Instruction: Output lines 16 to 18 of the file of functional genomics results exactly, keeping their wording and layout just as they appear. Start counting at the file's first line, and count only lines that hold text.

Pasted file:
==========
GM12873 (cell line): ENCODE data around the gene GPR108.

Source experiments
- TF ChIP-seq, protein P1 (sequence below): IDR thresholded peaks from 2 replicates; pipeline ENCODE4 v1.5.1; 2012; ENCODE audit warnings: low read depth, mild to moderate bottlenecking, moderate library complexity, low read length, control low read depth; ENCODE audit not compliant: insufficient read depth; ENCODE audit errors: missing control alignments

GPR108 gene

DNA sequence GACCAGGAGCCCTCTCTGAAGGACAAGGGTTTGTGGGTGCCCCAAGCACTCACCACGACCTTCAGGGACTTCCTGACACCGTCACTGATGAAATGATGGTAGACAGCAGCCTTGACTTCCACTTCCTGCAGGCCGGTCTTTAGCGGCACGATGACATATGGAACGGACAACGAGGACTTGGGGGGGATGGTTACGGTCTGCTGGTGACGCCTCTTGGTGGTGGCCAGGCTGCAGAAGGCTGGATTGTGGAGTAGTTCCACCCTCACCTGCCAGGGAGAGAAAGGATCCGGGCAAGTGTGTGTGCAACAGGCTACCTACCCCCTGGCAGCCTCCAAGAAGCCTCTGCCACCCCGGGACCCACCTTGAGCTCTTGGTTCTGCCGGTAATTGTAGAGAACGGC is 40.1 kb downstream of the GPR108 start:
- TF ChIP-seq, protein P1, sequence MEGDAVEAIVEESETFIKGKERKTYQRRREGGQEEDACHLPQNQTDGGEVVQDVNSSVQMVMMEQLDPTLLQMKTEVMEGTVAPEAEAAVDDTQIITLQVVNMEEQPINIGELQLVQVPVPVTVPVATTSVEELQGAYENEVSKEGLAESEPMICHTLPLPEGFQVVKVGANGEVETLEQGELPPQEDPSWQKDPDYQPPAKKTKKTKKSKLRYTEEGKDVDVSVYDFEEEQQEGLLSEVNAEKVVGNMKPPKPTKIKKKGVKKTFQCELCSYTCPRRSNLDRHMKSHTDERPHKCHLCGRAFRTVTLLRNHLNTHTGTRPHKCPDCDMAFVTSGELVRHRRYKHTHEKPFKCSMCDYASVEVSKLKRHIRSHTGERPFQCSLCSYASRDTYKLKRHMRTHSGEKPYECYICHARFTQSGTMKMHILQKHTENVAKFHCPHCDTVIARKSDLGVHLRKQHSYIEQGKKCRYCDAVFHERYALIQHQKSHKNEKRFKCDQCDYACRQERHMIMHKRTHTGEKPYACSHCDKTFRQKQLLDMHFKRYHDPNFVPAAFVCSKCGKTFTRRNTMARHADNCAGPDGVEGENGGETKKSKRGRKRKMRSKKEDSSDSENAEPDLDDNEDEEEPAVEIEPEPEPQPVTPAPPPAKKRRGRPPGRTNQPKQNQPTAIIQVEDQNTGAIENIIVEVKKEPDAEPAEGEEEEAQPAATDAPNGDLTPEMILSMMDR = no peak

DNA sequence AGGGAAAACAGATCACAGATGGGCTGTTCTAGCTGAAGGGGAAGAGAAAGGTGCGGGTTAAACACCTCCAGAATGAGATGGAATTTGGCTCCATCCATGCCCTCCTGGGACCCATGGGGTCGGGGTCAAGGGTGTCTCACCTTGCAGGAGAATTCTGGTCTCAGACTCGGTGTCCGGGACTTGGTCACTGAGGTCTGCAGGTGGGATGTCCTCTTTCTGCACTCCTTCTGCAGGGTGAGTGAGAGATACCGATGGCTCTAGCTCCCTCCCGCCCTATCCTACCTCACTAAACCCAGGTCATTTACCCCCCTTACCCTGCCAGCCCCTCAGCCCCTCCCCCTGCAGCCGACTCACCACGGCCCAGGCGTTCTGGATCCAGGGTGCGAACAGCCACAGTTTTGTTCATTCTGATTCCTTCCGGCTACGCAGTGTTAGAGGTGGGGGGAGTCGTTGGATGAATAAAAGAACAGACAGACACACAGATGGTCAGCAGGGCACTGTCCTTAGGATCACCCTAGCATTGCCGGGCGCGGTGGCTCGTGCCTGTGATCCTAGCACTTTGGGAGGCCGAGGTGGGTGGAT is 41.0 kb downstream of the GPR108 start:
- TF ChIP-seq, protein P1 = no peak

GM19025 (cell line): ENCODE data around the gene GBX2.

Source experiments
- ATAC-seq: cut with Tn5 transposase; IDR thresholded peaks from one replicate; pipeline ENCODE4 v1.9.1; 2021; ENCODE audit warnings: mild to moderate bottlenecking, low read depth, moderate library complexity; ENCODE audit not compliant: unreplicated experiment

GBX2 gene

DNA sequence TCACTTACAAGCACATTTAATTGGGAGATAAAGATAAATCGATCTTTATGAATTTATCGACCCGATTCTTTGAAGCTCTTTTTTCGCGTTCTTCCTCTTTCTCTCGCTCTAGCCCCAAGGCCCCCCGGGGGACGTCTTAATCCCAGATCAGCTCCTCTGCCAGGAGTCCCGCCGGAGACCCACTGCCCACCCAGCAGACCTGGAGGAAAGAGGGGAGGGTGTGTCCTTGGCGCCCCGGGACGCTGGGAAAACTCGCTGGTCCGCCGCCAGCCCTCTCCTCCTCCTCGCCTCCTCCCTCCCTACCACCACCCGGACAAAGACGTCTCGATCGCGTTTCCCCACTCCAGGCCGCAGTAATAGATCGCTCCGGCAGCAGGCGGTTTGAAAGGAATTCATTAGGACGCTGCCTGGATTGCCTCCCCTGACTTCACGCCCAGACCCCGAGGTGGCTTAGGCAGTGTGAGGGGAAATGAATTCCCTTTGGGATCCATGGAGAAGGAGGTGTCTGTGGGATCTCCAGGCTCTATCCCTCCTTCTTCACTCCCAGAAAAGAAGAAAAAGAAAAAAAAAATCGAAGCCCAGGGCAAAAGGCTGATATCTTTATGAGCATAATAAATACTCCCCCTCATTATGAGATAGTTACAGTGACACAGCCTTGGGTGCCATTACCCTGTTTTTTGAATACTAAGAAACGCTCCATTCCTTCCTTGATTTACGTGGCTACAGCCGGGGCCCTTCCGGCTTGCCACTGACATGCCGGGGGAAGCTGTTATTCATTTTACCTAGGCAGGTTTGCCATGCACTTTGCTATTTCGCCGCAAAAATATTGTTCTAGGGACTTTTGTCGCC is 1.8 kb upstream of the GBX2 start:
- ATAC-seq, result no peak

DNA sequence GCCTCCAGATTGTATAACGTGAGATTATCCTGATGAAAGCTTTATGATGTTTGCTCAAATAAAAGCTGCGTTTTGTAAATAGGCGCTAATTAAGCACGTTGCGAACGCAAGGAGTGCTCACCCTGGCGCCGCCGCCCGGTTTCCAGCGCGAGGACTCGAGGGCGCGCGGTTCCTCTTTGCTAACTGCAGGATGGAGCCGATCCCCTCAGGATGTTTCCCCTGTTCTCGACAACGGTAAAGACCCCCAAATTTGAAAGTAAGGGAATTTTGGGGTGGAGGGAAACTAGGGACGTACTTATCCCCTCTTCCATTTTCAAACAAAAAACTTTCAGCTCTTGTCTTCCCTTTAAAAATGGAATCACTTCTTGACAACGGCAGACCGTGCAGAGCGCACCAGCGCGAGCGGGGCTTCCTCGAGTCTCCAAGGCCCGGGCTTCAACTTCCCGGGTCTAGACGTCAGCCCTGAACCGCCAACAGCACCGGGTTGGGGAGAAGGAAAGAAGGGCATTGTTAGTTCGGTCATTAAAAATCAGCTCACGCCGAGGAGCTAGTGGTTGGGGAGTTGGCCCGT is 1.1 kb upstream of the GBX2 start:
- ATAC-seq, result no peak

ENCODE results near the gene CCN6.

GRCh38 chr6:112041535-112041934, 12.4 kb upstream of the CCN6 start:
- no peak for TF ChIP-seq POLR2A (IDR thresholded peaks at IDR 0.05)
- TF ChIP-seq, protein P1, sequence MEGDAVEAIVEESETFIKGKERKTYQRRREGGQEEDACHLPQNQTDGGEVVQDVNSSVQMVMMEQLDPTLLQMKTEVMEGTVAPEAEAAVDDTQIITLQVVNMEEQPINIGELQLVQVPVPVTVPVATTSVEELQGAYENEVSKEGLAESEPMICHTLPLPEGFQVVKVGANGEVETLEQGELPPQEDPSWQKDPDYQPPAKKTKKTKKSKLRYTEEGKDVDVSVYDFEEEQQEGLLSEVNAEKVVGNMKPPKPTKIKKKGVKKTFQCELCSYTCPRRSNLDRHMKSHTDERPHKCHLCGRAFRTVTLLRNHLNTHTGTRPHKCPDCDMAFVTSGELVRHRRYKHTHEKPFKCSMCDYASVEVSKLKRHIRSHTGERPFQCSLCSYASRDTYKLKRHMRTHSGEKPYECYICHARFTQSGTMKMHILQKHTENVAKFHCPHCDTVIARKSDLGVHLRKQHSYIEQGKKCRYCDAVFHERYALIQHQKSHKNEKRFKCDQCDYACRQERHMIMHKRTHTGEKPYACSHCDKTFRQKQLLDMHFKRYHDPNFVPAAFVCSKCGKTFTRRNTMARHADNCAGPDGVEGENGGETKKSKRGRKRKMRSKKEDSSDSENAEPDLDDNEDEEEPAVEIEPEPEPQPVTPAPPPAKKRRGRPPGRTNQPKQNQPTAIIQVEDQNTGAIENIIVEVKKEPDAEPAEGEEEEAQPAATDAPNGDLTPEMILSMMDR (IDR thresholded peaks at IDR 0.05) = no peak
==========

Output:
- ATAC-seq, result no peak

ENCODE results near the gene CCN6.

GRCh38 chr6:112041535-112041934, 12.4 kb upstream of the CCN6 start: